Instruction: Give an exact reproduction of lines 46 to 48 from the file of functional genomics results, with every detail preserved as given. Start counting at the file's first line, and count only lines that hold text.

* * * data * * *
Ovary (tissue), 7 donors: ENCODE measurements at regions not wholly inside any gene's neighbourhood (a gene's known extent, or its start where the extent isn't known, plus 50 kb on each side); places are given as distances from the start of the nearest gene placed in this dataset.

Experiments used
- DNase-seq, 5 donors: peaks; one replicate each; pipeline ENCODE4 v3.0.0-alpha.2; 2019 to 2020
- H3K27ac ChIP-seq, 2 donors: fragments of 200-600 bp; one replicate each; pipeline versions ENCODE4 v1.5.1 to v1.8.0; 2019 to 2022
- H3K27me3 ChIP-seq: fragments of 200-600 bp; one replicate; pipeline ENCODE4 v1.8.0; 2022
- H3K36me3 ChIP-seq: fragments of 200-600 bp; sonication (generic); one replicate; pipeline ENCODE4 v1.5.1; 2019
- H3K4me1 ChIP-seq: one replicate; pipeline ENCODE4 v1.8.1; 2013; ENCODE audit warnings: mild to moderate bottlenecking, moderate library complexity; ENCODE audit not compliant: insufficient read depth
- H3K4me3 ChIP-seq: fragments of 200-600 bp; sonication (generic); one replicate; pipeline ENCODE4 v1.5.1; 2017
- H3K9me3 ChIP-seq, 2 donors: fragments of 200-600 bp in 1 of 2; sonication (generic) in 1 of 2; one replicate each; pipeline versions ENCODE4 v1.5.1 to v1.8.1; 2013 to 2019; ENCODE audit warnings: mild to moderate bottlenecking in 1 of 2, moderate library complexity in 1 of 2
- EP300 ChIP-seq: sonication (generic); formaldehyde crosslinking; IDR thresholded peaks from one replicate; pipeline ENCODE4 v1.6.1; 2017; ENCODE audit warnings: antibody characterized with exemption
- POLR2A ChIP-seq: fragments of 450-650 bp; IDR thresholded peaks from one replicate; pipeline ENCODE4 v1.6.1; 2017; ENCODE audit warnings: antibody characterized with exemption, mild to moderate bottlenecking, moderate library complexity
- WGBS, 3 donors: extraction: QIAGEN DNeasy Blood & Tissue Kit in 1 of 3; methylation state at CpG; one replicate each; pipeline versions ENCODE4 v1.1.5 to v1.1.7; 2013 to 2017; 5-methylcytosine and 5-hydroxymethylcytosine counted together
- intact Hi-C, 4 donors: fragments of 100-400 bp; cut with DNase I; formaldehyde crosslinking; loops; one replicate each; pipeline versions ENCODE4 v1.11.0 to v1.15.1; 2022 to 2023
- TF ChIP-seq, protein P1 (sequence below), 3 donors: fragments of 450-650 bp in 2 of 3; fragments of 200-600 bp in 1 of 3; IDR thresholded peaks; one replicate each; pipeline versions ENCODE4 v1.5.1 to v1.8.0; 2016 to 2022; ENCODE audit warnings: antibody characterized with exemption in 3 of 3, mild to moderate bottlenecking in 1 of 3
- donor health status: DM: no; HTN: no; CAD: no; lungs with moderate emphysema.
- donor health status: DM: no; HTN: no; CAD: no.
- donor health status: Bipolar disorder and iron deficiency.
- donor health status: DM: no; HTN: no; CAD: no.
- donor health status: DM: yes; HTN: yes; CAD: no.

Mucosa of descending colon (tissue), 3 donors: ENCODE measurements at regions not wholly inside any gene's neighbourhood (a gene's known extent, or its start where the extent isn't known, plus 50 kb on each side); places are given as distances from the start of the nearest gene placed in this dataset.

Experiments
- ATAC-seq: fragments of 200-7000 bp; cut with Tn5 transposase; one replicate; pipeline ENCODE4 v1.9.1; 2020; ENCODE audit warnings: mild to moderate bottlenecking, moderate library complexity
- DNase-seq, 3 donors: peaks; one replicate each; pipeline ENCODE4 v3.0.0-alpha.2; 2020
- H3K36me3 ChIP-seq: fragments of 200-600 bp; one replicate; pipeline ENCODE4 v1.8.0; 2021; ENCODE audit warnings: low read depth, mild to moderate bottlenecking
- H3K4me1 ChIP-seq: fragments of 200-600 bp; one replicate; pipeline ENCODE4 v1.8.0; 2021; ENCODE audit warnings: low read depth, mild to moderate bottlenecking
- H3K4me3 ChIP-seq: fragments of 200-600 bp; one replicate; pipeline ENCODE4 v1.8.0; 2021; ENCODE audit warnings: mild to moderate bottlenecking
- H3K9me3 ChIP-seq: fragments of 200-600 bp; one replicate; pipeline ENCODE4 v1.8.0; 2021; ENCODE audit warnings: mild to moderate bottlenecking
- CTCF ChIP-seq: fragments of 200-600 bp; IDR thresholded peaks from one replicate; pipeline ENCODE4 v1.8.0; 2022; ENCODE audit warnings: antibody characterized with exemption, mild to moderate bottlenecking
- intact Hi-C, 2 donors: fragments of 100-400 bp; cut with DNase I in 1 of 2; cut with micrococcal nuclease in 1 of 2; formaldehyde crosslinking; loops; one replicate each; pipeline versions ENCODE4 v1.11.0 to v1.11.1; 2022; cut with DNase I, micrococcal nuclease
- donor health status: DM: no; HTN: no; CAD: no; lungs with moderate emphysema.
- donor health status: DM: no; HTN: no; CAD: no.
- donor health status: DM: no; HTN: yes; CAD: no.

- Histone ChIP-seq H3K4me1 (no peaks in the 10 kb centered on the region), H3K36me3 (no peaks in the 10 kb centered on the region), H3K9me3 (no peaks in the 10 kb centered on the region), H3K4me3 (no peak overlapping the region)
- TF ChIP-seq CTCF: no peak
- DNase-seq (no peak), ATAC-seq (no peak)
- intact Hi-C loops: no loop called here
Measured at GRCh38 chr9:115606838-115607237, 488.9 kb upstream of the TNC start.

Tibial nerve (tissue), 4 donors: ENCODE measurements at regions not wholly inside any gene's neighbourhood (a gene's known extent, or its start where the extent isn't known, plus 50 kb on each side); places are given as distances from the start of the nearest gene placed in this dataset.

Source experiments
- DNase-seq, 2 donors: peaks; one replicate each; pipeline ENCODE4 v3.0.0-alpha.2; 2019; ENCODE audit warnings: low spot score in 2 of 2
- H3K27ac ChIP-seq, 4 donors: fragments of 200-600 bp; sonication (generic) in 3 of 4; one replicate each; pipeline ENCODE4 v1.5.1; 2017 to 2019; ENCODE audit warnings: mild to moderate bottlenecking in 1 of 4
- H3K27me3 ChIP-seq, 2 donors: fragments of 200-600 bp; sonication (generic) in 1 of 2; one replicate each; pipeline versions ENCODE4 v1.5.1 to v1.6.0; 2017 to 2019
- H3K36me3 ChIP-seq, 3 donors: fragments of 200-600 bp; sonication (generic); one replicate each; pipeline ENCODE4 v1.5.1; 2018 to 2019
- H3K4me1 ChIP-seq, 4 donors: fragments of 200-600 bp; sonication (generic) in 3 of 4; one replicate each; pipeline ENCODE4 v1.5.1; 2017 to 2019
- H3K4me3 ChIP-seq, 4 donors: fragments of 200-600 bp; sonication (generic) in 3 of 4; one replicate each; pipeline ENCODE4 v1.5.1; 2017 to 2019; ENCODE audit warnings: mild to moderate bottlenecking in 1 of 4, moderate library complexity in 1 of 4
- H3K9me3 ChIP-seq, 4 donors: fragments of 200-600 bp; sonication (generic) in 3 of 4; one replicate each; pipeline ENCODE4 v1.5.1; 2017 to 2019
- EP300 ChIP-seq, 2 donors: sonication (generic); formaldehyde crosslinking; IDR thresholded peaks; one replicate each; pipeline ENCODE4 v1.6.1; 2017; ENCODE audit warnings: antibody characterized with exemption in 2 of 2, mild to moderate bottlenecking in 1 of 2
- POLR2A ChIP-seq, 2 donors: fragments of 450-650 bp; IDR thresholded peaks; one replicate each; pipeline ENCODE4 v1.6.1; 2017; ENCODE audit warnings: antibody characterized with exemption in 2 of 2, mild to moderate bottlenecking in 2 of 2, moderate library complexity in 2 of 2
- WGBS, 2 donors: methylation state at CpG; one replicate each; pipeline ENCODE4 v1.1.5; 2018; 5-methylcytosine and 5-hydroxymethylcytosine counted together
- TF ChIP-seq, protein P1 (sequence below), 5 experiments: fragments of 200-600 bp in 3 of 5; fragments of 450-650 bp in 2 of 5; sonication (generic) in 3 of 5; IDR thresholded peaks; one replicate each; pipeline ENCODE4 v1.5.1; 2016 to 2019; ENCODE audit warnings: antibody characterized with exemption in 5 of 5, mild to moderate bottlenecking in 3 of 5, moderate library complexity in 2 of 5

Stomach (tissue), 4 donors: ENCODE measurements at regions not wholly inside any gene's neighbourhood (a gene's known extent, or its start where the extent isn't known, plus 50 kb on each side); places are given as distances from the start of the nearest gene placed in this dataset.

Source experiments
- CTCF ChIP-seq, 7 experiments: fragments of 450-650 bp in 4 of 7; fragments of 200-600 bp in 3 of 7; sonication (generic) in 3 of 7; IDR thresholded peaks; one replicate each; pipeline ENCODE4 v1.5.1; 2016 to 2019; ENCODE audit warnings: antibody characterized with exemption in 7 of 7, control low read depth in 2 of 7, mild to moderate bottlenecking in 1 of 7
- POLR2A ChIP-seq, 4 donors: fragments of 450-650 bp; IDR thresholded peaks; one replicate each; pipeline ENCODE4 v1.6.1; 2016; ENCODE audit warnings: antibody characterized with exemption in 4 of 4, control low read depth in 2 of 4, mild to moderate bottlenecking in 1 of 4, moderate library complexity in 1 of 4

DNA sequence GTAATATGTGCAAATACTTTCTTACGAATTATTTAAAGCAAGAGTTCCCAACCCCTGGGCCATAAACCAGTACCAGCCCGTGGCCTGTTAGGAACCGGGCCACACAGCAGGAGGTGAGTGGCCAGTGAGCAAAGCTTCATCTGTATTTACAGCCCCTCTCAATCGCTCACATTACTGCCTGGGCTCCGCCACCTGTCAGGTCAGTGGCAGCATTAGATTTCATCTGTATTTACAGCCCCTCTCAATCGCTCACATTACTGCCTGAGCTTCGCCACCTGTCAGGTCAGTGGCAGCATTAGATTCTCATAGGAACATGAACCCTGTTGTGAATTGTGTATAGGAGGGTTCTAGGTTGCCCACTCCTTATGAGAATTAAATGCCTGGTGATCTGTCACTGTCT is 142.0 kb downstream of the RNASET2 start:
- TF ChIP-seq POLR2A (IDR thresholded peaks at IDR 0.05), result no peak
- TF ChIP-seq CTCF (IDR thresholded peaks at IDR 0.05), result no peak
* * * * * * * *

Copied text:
- H3K9me3 ChIP-seq, 4 donors: fragments of 200-600 bp; sonication (generic) in 3 of 4; one replicate each; pipeline ENCODE4 v1.5.1; 2017 to 2019
- EP300 ChIP-seq, 2 donors: sonication (generic); formaldehyde crosslinking; IDR thresholded peaks; one replicate each; pipeline ENCODE4 v1.6.1; 2017; ENCODE audit warnings: antibody characterized with exemption in 2 of 2, mild to moderate bottlenecking in 1 of 2
- POLR2A ChIP-seq, 2 donors: fragments of 450-650 bp; IDR thresholded peaks; one replicate each; pipeline ENCODE4 v1.6.1; 2017; ENCODE audit warnings: antibody characterized with exemption in 2 of 2, mild to moderate bottlenecking in 2 of 2, moderate library complexity in 2 of 2